Jerusalem – Part 4 – Luke chapter 20 v 10 – 18

 

photo 16Luke 20 v 2 – 3 “Tell us by what authority you are doing these things,” they said. “Who gave you this authority?” He replied, “I will also ask you a question. Tell me, John’s baptism – was it from heaven, or from men?”

When Jesus chased the merchants from the temple, he did something that his enemies would need to reply to, if they were to maintain their hold on the people. This came soon enough in the form of a challenge to his authority.

According to the thinking of the chief priests, Jesus had no official authority. If he admitted it, they would be justified in arresting him.

But the first question that should be asked of any preacher or teacher is not where he got his mandate, but whether what he was saying was true. Then secondly, they should have asked whether what he did in the temple was spiritually valid. Is it something that should have happened? They should have asked whether Jesus had spiritual authority not whether he had some kind of human license.

By now a lot of the people sided with Jesus and the temple authorities needed to be careful because the common folk may well have had enough of the corruption that went on in connection with the temple sacrifices. The tactic they chose was to question his official authority as opposed to spiritual or moral authority.

Jesus answered them in a brilliant way. John the Baptist had declared Jesus to be the Messiah and the people held John in very high esteem as a prophet of God.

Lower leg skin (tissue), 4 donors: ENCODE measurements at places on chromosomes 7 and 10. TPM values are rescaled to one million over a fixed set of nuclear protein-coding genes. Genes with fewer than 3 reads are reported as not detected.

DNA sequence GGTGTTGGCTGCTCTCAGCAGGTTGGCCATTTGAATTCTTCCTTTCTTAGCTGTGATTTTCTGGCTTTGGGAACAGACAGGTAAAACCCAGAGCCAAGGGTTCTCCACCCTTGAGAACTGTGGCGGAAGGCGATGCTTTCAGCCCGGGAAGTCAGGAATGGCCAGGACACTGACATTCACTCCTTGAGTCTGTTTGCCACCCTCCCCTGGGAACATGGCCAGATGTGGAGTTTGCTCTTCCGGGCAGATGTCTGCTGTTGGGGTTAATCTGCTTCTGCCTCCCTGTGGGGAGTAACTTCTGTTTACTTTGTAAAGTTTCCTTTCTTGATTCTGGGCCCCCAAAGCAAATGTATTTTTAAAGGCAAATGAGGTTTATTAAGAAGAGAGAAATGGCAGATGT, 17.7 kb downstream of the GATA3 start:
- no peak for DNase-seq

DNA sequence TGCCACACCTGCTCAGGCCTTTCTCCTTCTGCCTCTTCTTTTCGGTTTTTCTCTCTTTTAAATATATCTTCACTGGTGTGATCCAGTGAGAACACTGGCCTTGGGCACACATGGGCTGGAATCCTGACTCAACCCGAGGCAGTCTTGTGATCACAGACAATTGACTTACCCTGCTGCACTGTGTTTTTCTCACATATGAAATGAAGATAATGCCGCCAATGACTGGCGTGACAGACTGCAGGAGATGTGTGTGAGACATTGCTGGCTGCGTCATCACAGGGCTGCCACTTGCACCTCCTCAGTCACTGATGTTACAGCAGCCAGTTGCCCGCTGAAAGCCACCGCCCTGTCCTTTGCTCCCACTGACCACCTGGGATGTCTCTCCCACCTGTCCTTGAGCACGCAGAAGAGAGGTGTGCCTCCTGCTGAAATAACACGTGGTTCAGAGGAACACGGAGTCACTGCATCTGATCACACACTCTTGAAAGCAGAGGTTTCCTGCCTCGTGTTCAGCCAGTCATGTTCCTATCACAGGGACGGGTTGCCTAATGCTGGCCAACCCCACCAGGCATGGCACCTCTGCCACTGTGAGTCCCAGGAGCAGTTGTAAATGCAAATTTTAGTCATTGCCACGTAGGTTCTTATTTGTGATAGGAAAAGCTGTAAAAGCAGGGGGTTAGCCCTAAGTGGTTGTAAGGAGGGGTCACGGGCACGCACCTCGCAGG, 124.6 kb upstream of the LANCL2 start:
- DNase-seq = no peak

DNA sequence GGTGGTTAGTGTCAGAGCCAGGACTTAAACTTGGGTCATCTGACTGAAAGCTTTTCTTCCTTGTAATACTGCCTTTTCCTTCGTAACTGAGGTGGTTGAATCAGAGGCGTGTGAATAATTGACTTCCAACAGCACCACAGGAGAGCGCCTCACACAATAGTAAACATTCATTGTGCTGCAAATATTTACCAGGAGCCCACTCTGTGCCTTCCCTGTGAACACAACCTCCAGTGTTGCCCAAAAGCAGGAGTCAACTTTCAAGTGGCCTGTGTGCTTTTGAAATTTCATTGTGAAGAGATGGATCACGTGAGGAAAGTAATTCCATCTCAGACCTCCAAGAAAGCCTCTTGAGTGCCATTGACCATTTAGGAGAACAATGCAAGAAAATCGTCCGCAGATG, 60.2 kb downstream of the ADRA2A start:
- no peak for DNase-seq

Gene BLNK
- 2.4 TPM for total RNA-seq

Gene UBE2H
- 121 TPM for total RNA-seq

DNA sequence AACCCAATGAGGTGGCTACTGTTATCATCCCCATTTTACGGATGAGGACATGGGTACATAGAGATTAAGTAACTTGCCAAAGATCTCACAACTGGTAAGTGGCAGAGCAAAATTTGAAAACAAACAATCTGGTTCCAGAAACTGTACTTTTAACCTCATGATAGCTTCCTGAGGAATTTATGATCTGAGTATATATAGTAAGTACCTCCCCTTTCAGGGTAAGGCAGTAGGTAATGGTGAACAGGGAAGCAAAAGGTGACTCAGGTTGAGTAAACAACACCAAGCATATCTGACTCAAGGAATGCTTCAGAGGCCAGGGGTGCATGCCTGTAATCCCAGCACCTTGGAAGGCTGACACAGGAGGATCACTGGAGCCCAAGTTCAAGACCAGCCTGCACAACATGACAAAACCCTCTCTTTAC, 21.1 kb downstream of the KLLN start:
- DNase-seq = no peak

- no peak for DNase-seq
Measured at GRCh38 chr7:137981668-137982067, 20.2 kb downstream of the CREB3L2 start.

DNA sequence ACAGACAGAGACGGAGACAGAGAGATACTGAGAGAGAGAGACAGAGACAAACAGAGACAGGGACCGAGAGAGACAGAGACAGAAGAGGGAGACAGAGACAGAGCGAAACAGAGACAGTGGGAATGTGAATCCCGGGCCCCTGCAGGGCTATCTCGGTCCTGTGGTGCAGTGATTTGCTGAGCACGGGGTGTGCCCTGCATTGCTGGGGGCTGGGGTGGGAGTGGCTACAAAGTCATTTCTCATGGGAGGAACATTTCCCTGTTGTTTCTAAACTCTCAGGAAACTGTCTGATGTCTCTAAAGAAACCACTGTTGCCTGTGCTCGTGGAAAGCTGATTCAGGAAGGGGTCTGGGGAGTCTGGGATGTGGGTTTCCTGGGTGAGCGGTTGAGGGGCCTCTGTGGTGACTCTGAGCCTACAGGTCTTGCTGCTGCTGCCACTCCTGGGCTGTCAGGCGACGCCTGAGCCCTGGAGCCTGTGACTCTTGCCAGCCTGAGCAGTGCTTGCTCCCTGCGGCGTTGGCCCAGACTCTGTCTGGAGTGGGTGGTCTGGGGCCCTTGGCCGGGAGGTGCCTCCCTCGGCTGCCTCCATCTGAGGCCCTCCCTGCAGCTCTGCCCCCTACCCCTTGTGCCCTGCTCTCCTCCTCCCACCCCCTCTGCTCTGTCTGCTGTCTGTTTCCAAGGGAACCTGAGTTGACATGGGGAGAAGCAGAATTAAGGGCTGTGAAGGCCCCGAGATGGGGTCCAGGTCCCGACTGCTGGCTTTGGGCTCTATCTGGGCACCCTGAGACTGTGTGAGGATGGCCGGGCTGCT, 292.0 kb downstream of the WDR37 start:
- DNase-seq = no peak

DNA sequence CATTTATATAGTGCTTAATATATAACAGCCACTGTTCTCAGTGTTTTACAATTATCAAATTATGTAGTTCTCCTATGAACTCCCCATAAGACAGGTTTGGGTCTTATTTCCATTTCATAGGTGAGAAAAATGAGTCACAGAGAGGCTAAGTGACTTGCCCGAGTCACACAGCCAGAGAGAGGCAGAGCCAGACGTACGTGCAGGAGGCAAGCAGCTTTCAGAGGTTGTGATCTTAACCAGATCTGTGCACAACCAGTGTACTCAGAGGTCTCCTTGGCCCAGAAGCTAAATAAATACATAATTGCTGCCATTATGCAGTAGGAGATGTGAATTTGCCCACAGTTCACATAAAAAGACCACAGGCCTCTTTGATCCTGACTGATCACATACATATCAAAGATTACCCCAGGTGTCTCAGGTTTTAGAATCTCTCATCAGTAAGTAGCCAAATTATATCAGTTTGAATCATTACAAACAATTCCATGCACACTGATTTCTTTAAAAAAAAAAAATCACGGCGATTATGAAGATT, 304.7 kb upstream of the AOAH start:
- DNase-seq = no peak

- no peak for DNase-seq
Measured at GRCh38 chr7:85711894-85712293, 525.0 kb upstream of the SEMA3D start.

Now the Pharisees, Sadducees, priests and theologians had refused to heed John’s message (Matthew 3 v 7). So when Jesus asked them if John’s baptism was from God, they were in an awkward position. To say it was not, would be to invite a riot. To say it was, would be to admit not only that Jesus was the Messiah, but also to condemn themselves for not responding positively to John’s message.

Thus they replied that they did not know. But if they did not have enough discernment to decide about something as important as the message of John the Baptist, then they were truly unfit to be religious guides to the people.

This ignorance was a pretence. They deliberately blurred the truth and therefore received no answer from Jesus about the matter of his authority.

We should note that often when people are confronted by the truth they will prefer to appear puzzled and uncertain, to get out of the corner. But they are lying. The truth is that they reject the message thus disqualifying themselves as leaders. More than that, they disqualify themselves from eternal life. How brilliant Jesus was in answering his enemies. Let none of us be discouraged by the attacks we receive upon our faith. Be steadfast in the truth.

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